"I've never been able to understand women who say something controversial and then get all exercised when someone disagrees with them and dares to say so.” [ad hominem]
In my first creative writing class I was encouraged to avoid abstract Latinates—words derived from Latin roots—in favor of more concrete words. You’re telling a story and the reader wants a real concrete world to envision. But in discussing ideas, in argument, those old Latin and Greek abstract terms defining rhetorical devices are very useful.
When you write persuasively, for example, you need a thesis. And to make your point you probably need logos (logic), and maybe pathos (emotional appeal). You always need to establish your own ethos (your credibility as a writer). This is pretty basic stuff.
Ethos is served by a number of good writing habits such as careful supporting details—in fact, skillful use of logic and emotion can serve to bolster ethos. Poor spelling and grammar, on the other hand, are rookie mistakes that undermine your writing.
It’s tempting, when you believe you have personal knowledge about a person that seems relevant to a discussion, to bring personal details or personality into the discussion. When debating responsibility in government, for example, you’re tempted to point out that your opponent was once careless himself with a campfire. Once in a while it works. Usually, in a discussion of issues, ideals, or societal goals, such personal attacks are an inappropriate detour. It’s called an ad hominem, or personal abuse or personal attacks. It ruins your argument and your credibility. It suggests you are weak, that you don’t really understand what you are discussing. You have no ethos.
I react with confusion to ad hominem when I’m on the receiving end, and I honestly do try to avoid using ad hominem in discussions. I’m sure I’ve failed, but usually I catch myself in time. A good argument is not a personal attack on another person, and should not be taken personally or directed toward a person.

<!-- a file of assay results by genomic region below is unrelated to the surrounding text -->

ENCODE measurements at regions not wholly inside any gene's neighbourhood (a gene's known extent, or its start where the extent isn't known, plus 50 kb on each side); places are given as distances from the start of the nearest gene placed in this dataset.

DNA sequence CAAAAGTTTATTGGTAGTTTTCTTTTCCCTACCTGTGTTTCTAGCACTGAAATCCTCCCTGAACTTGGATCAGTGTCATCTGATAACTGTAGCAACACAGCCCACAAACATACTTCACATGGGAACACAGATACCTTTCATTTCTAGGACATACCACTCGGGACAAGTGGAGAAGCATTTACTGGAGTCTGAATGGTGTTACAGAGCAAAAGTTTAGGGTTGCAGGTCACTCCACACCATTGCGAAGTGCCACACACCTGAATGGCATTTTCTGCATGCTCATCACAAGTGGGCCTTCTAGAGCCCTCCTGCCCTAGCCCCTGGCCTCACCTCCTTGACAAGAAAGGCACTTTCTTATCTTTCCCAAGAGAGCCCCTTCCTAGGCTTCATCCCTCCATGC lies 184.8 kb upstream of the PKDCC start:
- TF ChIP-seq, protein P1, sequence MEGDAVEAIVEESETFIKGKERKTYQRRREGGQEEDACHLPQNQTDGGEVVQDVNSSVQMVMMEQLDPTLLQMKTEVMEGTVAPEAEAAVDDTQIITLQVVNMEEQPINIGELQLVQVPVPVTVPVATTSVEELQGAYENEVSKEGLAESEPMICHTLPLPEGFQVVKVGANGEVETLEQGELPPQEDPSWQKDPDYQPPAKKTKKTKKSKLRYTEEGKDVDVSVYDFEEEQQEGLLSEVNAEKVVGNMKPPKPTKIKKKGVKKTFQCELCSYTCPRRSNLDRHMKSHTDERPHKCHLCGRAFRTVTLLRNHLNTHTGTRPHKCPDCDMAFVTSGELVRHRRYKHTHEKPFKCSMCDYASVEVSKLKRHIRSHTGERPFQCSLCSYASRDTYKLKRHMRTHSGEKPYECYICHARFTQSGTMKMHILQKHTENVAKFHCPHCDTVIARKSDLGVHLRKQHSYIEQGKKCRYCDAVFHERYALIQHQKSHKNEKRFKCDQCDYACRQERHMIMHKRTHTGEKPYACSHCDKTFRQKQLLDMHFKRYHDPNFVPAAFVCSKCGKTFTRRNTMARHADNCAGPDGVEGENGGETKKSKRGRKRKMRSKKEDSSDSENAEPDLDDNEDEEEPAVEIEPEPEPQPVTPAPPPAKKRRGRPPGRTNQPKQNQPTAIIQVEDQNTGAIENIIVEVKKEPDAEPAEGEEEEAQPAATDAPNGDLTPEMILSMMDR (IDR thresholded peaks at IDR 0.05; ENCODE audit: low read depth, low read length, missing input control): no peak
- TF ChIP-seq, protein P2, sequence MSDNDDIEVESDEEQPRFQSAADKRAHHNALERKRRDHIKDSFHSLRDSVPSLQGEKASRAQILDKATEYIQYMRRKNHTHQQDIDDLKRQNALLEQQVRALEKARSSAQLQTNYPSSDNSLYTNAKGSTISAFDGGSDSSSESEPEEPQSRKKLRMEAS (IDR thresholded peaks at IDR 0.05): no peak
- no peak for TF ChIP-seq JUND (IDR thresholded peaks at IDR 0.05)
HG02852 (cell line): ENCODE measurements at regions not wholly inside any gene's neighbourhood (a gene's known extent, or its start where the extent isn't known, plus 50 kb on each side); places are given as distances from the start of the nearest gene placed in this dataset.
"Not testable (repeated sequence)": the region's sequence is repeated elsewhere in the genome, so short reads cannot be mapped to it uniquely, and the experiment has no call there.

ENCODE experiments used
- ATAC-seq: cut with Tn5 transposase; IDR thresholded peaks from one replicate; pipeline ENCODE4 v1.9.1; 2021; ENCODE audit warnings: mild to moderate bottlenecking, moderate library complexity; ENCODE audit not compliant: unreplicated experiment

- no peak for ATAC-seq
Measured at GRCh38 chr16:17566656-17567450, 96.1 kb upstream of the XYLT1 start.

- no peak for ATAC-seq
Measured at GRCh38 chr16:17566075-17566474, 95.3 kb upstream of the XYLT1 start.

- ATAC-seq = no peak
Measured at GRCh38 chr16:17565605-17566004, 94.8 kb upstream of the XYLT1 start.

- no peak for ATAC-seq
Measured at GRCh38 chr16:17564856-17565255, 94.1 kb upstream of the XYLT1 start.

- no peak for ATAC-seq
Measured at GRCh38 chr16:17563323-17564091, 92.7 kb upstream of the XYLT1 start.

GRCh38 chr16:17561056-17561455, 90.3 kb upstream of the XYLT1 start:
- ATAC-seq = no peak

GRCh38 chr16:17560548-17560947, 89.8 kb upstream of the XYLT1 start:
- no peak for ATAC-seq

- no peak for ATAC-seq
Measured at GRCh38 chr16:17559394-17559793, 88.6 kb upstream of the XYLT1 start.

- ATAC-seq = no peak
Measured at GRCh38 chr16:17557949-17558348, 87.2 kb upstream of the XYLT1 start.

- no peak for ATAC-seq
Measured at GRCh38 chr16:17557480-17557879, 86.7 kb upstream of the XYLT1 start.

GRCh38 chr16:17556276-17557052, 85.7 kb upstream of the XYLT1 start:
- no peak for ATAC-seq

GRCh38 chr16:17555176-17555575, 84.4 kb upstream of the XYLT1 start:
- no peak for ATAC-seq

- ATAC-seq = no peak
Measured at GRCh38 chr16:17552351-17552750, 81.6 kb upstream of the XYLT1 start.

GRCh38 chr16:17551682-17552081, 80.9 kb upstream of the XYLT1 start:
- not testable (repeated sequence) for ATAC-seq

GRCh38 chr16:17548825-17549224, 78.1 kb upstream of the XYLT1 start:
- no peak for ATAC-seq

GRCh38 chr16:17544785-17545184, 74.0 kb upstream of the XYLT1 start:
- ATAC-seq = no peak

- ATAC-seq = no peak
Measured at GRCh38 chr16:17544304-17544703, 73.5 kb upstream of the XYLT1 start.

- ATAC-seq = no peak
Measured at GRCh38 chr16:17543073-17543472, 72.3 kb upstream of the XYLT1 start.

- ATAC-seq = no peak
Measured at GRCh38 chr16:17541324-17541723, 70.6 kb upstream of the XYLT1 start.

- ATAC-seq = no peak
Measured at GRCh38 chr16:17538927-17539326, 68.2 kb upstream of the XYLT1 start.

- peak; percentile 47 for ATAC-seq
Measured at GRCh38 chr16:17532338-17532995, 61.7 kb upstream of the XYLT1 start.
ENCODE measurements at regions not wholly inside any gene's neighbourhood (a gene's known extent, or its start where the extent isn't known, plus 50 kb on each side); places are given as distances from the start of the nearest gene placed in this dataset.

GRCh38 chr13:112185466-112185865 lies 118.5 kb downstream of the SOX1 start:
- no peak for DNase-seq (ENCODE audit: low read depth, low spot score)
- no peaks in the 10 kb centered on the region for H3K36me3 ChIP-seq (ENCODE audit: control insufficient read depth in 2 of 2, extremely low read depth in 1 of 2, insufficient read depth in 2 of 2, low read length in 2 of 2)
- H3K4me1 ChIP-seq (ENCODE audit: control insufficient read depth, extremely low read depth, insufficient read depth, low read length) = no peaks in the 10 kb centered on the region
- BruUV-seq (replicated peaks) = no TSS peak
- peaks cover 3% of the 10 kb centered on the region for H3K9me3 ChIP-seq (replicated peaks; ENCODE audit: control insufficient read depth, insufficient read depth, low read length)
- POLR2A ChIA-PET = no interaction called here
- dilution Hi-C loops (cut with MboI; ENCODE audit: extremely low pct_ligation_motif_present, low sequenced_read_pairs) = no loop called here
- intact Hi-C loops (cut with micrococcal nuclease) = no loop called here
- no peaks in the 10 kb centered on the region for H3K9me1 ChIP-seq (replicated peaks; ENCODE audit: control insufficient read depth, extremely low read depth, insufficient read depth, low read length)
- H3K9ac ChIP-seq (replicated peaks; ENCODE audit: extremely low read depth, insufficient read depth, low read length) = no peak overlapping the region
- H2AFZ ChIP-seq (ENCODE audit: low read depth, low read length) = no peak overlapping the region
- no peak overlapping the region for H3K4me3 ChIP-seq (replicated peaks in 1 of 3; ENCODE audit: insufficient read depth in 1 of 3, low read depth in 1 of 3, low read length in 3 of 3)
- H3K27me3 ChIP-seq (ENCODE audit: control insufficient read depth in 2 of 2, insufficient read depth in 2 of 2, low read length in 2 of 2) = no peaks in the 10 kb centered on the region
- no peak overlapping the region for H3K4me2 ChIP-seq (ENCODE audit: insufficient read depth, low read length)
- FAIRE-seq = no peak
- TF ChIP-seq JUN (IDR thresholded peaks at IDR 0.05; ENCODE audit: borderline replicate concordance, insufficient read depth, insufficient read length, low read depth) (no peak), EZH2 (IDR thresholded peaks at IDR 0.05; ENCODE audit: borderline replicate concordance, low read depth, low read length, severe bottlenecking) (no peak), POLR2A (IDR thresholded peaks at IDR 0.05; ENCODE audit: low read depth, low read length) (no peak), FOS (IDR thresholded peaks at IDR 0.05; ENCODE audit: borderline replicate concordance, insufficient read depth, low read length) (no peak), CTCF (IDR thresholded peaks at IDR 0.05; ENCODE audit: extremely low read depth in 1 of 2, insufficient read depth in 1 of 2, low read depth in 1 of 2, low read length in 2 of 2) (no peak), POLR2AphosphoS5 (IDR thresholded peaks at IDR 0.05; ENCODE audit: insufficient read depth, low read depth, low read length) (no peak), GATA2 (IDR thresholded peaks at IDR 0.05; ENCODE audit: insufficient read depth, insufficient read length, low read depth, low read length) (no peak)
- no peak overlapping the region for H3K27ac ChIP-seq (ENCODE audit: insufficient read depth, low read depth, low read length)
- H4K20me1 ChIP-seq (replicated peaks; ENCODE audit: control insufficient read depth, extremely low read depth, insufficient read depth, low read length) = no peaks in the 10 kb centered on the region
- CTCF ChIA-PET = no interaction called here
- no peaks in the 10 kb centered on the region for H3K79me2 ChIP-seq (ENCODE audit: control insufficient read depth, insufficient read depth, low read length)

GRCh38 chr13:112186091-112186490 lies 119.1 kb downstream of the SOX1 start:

When, instead of discussing the issue you attack the person you are talking to, you judge the person rather than the idea, you use that person’s life and actions rather than their reasoning to debate their points, you name-call rather than look for specific details in the discussion to . . . discuss—that’s probably ad hominem. It’s a sign of weakness to use ad hominem—it shows you don’t know what the heck you’re doing. Ad hominem is a sign of desperation. It’s rude, stupid, and you need to resist.
This matters because when an idea is properly debated, it is possible to discuss widely disparate points of view without getting tangled up in personalities. It's possible to have an intelligent conversation, to think and consider and weigh issues. It’s possible to understand what another person is saying, and perhaps be persuaded or persuade people on the other side. It's possible the change your mind or at least come to understand what is in another's mind.
An abusive ad hominem response is not “disagreeing” with someone, it’s being disagreeable, something else entirely. And starting a statement with a crack such as: “I've never been able to understand women . . . ”, well, that’s pathetic.
Some people have never learned to debate an issue without being abusive. When you ask them politely to back off, they get all haughty and even more abusive. Ad nauseum.